Trump to sign executive order on police reform Tuesday

Trump to sign executive order on police reform Tuesday 1

U.S. President Donald Trump makes an announcement about U.S. trade relations with China and Hong Kong in the Rose Garden of the White House in Washington, May 29, 2020.

Jonathan Ernst | Reuters

President Donald Trump will sign an executive order on police reform tomorrow, he said Monday, as activists ramp up pressure for an overhaul of U.S. policing practices. 

The order is expected to include multiple measures, and will have language strengthening ways to track police misconduct, NBC News reported earlier Monday, citing attorney S. Lee Merritt, who said he will attend the signing ceremony in the Rose Garden on Tuesday.

Trump, speaking to reporters at a White House roundtable event Monday afternoon, said he believed the order would be “pretty comprehensive.”

“Basically, we’re going to be talking about things that we’ve been watching and seeing for the last month, and we’re going to have some solutions, some good solutions,” Trump said without providing further details.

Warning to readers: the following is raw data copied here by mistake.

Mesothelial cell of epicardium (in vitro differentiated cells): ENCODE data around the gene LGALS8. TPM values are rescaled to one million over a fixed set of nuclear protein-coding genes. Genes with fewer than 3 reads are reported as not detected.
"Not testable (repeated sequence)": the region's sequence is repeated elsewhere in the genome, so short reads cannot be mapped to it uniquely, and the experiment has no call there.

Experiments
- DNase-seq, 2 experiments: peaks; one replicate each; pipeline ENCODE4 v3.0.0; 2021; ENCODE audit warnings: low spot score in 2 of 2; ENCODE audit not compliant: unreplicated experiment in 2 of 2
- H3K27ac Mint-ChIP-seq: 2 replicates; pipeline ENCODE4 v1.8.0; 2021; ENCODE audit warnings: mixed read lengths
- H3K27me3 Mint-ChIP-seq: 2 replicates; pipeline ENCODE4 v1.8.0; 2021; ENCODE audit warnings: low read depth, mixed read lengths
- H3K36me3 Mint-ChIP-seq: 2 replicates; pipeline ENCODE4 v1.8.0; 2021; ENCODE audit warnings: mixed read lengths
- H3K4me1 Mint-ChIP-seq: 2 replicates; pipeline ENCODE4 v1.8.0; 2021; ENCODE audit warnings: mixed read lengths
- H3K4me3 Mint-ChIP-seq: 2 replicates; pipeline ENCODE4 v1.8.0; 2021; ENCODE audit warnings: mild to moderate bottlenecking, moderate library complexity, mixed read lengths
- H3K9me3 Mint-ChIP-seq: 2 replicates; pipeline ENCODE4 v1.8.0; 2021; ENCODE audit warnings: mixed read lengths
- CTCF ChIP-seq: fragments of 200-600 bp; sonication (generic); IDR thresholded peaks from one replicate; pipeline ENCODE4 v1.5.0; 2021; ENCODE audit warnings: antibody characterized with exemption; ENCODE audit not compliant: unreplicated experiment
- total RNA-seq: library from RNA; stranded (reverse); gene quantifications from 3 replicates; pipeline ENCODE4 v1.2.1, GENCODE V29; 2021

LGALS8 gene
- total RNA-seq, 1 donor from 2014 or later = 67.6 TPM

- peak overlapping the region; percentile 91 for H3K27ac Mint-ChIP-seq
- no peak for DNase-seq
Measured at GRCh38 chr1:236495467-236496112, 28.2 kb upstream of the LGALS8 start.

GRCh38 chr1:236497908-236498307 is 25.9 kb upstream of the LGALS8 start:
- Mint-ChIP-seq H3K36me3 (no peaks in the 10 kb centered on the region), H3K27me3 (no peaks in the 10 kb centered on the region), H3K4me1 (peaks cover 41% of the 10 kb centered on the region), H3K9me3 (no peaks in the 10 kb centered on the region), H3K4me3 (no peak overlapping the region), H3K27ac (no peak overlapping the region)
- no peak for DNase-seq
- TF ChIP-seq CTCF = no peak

During an event in Dallas last week, the president said that the order would “encourage police departments nationwide to meet the most current professional standards of force” and de-escalation. He said “that means force, but force with compassion.” 

The White House declined to comment Monday when asked for further details about the order.

The executive action comes as lawmakers of both parties work on their own legislative proposals to reform the police – an issue that became a central focus in recent weeks, following the death of George Floyd in Minneapolis.

Democrats unveiled a sweeping bill last week, while Republicans tasked South Carolina Sen. Tim Scott, one of three Black members of the Senate, to lead a working group to develop reform measures of their own. Scott said on NBC’s “Meet the Press” on Sunday that he believes both parties will be able to find a path forward to pass a bill into law.

The death of Floyd, an unarmed Black man who died when a white officer knelt on his neck for more than eight minutes during an arrest, sparked a protest movement against police brutality and structural racism that has drawn crowds of thousands of demonstrators across the country for multiple weeks.

Merritt told NBC that the president’s executive order will include language that acknowledges the existence of systemic racism in policing – a concept that some Trump administration officials have ben reluctant to embrace.

Trump’s senior economic advisor Larry Kudlow told CNBC’s “The Exchange” on Wednesday that he does not believe there is systemic racism in the United States.

Meanwhile, White House press secretary Kayleigh McEnany, when asked at a briefing last week if Trump believes systemic racism exists within law enforcement, said the president believes there are “instances of racism” but that most cops are good people.